POLITICS
24/01/2018 11:52 GMT | Updated 24/01/2018 14:01 GMT

Investigation Reveals UK Government 'Refused To Back EU Recycling Targets'

Environment secretary Michael Gove accused of hypocrisy.

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The UK government has refused to back EU recycling targets, an investigation has revealed.

Leaked notes from a Brussels delegation, seen by Unearthed - the investigative team at Greeenpeace - appear to show the UK is unwilling to sign up to a Europe-wide target of recycling 65% of all municipal waste by 2035.

Environment secretary Michael Gove, who unveiled the government’s 25-year environmental strategy earlier this month while promising to clamp down on plastic waste, has been accused of hypocrisy by  campaigners.

Louise Edge, senior oceans campaigner at Greenpeace UK, said: “It seems that the government has been vocally backing ambitious recycling targets in Westminster while quietly opposing them in Brussels.

“If Michael Gove wants to avoid accusations of hypocrisy, he should make sure his department speaks with one voice on both sides of the Channel.

“More recycling means less waste being burned, buried or ending up as litter, yet Britain’s progress in this sector has stalled. Instead of trying to slow everyone else down, Gove should show real leadership by championing ambitious targets both in the UK and the EU while helping revitalise Britain’s recycling efforts.”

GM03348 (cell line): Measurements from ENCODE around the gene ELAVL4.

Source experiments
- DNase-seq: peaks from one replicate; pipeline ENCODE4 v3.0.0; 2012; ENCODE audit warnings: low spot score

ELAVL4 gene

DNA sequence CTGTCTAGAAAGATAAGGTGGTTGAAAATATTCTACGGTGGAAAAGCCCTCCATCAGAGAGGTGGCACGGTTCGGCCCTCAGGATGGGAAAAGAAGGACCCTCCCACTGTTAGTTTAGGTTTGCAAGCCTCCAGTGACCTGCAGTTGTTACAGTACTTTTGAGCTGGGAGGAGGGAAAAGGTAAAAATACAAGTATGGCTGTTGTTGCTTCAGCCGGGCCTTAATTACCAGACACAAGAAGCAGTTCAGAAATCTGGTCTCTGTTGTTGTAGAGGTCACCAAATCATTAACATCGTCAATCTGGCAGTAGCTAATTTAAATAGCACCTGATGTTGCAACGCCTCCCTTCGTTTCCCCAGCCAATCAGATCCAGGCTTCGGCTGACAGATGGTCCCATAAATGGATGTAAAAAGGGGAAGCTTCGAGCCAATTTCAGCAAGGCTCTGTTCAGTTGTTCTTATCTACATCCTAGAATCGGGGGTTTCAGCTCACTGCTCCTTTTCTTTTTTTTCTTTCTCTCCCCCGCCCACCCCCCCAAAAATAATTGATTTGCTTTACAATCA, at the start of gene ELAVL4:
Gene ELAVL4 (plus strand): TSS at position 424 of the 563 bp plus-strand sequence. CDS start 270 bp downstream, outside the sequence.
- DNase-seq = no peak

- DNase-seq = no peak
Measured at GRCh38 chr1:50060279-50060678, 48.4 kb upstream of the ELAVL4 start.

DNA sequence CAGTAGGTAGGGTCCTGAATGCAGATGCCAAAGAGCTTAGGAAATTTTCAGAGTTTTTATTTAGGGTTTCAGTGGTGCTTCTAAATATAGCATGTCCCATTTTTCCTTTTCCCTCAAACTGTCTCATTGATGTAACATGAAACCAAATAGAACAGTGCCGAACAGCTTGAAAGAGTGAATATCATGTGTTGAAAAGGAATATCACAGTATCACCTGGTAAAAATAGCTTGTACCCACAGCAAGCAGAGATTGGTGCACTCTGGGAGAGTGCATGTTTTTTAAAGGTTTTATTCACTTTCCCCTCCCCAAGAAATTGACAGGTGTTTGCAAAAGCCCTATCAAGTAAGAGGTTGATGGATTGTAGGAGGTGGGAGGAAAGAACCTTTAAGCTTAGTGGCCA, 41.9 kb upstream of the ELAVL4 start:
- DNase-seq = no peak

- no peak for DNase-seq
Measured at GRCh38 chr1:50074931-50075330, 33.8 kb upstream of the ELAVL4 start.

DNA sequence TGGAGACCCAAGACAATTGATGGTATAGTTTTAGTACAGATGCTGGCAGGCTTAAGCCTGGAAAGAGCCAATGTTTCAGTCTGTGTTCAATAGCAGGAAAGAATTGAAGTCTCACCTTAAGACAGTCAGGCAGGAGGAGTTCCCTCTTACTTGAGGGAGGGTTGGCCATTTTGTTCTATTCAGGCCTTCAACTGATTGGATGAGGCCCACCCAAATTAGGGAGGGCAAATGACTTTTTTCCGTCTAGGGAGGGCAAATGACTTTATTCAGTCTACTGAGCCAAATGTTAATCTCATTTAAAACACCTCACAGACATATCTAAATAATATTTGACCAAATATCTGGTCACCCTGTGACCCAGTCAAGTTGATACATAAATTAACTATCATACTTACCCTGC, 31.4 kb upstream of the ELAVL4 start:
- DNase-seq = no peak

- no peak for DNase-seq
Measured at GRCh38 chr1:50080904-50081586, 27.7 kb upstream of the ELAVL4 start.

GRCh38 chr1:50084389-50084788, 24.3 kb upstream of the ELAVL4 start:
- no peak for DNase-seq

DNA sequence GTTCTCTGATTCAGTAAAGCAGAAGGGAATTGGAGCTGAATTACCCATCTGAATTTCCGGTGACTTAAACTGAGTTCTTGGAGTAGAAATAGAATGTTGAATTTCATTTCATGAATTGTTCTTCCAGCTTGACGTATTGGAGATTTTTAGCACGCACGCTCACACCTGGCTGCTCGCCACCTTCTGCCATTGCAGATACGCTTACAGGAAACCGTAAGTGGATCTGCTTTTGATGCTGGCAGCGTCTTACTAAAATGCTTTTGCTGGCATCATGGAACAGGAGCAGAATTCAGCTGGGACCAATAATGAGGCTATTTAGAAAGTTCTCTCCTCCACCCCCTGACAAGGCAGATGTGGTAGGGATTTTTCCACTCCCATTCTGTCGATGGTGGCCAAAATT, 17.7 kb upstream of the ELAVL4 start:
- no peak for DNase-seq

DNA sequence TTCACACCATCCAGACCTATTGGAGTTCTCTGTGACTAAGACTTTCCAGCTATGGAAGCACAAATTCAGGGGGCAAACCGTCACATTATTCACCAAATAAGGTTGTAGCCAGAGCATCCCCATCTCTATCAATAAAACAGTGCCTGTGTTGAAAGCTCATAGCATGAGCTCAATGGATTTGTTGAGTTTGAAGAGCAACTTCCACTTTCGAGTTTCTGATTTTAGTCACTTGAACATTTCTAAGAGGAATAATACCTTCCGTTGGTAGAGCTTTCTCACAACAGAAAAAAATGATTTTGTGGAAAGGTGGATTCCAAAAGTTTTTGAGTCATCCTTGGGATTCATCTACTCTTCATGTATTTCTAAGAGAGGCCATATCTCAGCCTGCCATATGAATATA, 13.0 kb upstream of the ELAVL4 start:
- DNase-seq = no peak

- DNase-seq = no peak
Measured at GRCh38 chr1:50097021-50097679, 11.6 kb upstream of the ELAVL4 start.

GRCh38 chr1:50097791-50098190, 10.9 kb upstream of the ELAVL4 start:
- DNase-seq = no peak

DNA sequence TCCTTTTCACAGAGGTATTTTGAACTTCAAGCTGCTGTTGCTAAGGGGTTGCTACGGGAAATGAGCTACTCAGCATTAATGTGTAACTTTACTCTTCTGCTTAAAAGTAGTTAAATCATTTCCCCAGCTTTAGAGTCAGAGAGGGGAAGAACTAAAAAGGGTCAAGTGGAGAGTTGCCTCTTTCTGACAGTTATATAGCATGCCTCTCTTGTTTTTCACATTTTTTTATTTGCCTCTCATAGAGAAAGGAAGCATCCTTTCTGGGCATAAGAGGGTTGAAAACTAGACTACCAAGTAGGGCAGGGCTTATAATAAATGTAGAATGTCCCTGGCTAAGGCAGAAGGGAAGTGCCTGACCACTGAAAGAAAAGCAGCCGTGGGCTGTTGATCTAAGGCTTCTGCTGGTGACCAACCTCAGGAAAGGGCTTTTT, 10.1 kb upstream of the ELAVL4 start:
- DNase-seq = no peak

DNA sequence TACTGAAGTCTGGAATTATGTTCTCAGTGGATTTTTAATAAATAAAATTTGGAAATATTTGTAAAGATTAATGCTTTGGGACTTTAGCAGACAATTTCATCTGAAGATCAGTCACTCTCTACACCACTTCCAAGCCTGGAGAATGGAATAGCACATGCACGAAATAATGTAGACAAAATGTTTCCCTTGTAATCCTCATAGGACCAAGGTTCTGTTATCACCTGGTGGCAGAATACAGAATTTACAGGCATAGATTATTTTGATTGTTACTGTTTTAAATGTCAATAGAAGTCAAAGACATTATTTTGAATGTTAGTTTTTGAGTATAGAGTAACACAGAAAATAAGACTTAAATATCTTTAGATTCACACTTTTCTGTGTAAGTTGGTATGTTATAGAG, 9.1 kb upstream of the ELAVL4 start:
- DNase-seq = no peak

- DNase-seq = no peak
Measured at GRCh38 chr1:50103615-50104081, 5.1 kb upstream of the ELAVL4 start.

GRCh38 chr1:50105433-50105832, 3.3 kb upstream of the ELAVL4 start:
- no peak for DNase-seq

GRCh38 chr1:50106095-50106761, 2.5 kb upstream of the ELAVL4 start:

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Diplomats from three other EU nations told Greenpeace that UK officials had voiced opposition to the binding recycling target, with one anonymous source describing them as “quite blunt”.

The organisation said it also obtained an internal analysis from the Department for Environment, Food and Rural Affairs dated July 2017, which estimated that increasing the UK’s recycling rate to 65% - which would require significant reforms - would save the waste sector billions of pounds by 2030, and could save thousands of tonnes of carbon emissions by 2100.

Under the current laws, EU nations must achieve a legally binding recycling rate of 50% by 2020. Six member states have already hit the target, with Germany already recycling an estimated 66% of its municipal waste.

After significant improvements over the past decade, England’s recycling rate has stalled at around 44%.

A Defra spokesperson said: “The government will make a decision on its vote following close scrutiny of the proposals, which are still provisional.

“Our recycling rates are rising, less waste is now sent to landfill and separate food waste collections are increasing, but as set out in the Clean Growth Strategy and 25-year environment plan, we are working with industry to improve the nation’s recycling rates further.”

“When we leave the EU we will have the opportunity to strengthen and enhance our environmental standards even further by delivering a green Brexit.”